With so many window options available today, it's easy to get overwhelmed. Add in the eco-friendly movement and you can find yourself really confused. It's true that going green will require some major decisions, but not replacing the older windows may result in water leakage and energy loss, which will cost you more in the long run. The truth is, replacing those old windows is inevitable. Why not bite the bullet and upgrade them in a way that will save you money and energy over the years?
How to Go Green With Your Windows
You may also find replacing all the single-pane windows with a double or triple pane window to provide better insulation to keep the cold and heat out of your home makes the most sense. Builders recommend replacing the new windows in wood, fiberglass, or vinyl, rather than aluminum, because of the added layers add more protection against the elements.
Upgrading from single to double pane windows may reduce your heating costs by 15%; triple panes will be even more. Low-E storm window coatings can make windows comfortable at all times, but may differ from climate to climate. In most cases, the product pays for itself in a few short years. Double and triple tracked storm windows are equipped with screen panels for natural cooling during the summer months.
Window awnings, exterior blinds, and trees are a natural way to reduce the accumulation of solar rays in the summertime. The more natural light brought in by skylights and vertical (clerestory) windows, the less you will spend on artificial light. Tight fitting windows also keep the room cooler in the winter months.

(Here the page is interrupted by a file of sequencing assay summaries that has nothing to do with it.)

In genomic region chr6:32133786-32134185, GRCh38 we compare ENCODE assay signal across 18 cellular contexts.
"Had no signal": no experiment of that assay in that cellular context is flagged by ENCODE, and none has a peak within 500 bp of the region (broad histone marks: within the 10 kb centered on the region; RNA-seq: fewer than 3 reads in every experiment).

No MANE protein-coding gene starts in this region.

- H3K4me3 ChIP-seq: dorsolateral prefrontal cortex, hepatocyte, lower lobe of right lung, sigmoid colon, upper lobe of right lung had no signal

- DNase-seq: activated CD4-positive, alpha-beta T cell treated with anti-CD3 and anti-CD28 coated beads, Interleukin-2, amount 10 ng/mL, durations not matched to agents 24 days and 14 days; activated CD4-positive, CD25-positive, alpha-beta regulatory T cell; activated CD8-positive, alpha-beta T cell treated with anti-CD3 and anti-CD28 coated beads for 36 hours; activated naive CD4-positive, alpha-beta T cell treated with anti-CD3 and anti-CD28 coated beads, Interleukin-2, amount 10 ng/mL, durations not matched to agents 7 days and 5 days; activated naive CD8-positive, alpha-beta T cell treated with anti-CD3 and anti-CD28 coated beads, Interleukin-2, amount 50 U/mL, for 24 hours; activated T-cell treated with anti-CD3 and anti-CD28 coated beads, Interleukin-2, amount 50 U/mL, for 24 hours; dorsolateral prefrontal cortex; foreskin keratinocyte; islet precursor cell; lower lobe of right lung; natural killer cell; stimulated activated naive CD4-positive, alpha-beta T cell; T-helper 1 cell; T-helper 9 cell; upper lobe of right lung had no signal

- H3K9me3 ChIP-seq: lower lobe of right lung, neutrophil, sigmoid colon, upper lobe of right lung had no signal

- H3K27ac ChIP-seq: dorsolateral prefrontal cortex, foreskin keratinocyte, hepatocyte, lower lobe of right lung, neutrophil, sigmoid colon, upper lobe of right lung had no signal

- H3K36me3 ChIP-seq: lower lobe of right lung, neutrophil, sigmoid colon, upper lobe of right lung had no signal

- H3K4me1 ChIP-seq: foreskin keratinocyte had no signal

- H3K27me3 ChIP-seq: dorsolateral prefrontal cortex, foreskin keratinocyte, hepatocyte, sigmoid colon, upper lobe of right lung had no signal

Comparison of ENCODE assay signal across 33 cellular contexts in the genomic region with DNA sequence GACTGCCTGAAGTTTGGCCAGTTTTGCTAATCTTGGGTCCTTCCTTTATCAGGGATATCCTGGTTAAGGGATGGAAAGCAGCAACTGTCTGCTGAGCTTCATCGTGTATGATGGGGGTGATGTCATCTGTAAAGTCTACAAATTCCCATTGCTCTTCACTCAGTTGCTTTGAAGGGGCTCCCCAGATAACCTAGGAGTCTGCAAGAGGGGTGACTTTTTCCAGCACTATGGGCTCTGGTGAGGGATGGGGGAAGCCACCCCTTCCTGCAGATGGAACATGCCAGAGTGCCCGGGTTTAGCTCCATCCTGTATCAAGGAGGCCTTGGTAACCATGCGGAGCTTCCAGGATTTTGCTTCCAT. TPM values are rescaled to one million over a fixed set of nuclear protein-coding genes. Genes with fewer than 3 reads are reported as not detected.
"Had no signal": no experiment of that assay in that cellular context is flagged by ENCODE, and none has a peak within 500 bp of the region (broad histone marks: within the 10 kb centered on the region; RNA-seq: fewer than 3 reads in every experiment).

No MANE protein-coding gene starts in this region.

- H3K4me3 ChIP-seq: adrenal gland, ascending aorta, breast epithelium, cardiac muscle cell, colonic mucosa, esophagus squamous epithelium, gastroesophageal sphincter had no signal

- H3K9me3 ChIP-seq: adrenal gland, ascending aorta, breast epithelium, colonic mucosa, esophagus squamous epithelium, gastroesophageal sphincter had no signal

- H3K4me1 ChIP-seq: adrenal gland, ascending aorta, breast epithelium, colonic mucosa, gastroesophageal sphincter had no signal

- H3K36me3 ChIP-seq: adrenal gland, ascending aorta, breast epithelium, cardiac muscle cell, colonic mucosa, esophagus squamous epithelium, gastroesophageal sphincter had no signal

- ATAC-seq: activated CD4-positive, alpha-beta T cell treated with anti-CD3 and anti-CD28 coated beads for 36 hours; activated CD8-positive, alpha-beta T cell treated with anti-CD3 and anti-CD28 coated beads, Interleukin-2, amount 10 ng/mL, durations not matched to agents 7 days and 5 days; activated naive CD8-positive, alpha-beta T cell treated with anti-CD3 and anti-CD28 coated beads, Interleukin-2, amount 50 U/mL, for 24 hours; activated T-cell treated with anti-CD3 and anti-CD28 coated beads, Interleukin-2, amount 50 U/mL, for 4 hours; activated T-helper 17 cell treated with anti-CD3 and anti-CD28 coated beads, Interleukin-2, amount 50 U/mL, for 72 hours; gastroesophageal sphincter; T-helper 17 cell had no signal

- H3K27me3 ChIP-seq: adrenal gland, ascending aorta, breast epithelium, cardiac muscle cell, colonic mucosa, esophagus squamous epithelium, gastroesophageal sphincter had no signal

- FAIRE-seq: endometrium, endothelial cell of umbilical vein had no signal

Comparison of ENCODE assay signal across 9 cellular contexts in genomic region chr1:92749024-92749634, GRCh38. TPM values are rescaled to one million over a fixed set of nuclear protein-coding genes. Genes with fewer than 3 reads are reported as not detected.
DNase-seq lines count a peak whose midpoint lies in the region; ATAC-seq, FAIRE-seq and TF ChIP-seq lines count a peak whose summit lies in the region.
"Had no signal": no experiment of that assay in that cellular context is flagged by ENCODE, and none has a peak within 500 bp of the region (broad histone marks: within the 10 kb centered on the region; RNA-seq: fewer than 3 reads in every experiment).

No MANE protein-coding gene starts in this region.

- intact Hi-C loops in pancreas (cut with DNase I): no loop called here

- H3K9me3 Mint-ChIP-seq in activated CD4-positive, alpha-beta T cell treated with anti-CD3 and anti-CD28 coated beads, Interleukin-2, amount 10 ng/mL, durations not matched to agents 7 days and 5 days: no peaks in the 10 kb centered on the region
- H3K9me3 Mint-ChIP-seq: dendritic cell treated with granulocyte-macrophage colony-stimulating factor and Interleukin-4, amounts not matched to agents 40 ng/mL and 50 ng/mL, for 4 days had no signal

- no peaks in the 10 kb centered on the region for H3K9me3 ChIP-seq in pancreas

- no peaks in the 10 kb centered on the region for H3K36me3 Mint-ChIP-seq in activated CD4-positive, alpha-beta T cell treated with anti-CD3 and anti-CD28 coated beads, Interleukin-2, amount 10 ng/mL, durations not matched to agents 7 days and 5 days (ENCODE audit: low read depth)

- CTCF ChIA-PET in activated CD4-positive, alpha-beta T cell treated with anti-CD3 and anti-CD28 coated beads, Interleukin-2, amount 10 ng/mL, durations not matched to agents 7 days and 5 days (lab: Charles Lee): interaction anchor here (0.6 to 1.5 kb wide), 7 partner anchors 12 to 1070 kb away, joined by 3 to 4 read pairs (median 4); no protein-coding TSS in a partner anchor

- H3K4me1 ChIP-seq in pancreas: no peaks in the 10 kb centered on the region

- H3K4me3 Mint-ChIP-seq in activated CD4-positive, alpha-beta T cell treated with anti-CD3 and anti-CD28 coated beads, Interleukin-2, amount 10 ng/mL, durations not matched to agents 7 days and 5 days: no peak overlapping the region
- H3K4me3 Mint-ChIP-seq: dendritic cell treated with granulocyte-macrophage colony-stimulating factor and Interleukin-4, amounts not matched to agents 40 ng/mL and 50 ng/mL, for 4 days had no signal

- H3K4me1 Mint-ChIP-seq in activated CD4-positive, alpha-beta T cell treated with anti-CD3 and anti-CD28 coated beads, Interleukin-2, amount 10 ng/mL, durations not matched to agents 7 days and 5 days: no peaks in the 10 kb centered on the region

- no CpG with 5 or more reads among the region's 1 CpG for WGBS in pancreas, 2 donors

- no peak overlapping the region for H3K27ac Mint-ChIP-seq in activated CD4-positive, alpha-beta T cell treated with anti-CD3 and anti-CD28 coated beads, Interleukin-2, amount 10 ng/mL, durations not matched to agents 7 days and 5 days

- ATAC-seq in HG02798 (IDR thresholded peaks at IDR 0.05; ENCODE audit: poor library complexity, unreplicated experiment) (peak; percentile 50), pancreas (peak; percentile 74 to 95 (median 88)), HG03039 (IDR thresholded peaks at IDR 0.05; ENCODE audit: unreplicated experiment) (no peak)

Window Replacement or Films
If you have a contractor do the work, the cost will be the same whether the windows are energy-efficient or not. Home efficiency can be increased by 30% or more by replacing the older model windows. Green homes require less maintenance, a healthier atmosphere, and a place of quality comfort.
Another choice, if you cannot afford new windows, would be an applied film. Two types are offered: surface-applied film (more permanent) or a stretch-plastic temporarily installed to the interior window trim. Surface-applied films have been rated by the National Fenestration Rating Council (NFRC) as a satisfactory performance product.
You must understand the U-factor or U-value (thermal transmission) and solar heat gain ratings. If you locate the Energy Star label, you have an eco-friendly window, but the NFRC rating is for the entire window. The U-factor center-of-glass rating describes the glazing performance alone without the effects of the frame. With most energy-efficient windows, the whole window U-factor rate is higher than the center-of-glass factor. Check your area/climate for simulated energy costs for various types of windows. If any of the terminology is confusing or you don't understand what it means, don't be afraid to ask your window supplier.
While it's true that windows are expensive and a lot of decisions are involved in purchasing eco-friendly ones, the time and expense will pay off in the long run when you notice a reduction in your power bill. For more information, contact a company like Gilkey Windows.
Have you ever thought about growing your own herbs inside your kitchen? Whether you live in an area that isn't garden-friendly or just don't have the space outside for the herbs, you can find some great window options for growing an indoor herb garden that fills your kitchen with great scents while it's growing and while you are cooking with them. On this blog you will find tips for choosing windows that will help promote the growth of your herbs and designs for windows that are meant to grow such gardens in your home without all of the headaches that can come with it.